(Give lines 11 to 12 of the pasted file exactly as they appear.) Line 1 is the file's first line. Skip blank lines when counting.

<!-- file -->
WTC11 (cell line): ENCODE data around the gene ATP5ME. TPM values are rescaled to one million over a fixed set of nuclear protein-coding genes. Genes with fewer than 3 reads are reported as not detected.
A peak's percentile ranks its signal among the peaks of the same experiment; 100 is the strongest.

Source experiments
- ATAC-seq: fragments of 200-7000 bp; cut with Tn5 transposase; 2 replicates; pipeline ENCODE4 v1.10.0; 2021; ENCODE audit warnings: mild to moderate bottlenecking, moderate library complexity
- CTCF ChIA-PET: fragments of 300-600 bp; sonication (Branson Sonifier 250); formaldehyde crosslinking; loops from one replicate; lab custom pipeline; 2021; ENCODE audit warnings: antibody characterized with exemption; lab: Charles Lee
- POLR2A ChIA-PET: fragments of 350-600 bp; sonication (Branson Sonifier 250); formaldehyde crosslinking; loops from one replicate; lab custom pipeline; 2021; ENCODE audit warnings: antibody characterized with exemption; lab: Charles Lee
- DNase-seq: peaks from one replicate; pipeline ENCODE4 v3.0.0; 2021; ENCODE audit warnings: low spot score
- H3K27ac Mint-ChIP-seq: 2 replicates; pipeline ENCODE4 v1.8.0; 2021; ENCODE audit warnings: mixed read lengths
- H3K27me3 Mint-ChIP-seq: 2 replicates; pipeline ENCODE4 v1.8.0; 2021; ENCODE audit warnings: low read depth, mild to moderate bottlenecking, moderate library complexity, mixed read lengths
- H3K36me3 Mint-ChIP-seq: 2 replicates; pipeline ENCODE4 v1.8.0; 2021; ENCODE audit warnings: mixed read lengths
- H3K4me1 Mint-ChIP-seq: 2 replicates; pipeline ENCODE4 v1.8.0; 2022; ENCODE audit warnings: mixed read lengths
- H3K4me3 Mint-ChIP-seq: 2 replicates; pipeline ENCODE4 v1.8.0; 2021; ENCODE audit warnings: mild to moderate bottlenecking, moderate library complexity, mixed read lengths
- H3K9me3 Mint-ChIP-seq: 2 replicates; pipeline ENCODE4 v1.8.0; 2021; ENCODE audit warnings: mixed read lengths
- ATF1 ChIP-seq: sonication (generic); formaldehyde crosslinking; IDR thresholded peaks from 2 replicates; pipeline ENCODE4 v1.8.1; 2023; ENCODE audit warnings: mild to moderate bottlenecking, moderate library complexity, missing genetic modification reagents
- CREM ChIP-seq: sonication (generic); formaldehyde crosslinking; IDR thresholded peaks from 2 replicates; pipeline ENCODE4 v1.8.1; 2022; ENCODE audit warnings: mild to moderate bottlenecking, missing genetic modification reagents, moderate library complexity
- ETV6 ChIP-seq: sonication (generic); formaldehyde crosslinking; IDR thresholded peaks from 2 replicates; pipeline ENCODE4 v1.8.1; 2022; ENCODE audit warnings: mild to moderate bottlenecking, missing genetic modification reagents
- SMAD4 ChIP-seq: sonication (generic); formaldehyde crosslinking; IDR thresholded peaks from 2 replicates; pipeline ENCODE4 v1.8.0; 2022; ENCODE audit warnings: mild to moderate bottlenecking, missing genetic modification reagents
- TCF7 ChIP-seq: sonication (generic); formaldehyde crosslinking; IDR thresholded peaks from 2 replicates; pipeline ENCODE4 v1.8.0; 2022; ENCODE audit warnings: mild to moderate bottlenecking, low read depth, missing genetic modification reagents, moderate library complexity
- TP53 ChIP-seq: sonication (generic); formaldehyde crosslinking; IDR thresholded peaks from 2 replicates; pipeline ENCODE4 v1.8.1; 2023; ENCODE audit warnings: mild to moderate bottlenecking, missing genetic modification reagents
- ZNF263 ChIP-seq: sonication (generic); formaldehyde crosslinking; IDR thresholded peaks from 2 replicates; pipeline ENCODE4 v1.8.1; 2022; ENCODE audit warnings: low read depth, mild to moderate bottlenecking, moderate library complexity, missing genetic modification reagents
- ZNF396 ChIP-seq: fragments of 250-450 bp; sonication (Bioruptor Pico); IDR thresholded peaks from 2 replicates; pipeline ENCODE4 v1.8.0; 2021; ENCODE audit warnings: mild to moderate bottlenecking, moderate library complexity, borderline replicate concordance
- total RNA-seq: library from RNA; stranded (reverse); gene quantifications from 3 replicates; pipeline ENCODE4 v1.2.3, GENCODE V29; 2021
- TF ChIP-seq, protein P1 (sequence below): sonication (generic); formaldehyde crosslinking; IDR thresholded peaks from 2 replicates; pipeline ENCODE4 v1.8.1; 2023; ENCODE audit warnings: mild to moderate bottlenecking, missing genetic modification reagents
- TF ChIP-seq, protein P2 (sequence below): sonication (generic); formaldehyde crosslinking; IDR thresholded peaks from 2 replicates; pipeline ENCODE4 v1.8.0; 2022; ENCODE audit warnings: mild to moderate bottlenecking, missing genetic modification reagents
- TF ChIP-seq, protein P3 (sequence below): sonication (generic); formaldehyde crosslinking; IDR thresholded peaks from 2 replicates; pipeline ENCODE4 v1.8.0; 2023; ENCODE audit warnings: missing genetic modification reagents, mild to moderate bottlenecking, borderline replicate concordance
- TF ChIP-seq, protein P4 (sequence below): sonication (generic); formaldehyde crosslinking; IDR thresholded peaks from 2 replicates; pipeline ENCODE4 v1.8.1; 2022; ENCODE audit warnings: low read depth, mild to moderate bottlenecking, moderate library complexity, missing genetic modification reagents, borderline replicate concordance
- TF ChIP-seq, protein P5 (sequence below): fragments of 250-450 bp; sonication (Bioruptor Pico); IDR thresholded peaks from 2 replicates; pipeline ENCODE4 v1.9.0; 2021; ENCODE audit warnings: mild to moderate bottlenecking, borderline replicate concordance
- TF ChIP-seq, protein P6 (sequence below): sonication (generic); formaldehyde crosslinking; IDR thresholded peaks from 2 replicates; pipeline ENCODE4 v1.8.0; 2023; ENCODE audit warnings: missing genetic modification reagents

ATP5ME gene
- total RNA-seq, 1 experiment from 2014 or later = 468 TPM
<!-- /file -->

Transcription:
- H3K4me1 Mint-ChIP-seq: 2 replicates; pipeline ENCODE4 v1.8.0; 2022; ENCODE audit warnings: mixed read lengths
- H3K4me3 Mint-ChIP-seq: 2 replicates; pipeline ENCODE4 v1.8.0; 2021; ENCODE audit warnings: mild to moderate bottlenecking, moderate library complexity, mixed read lengths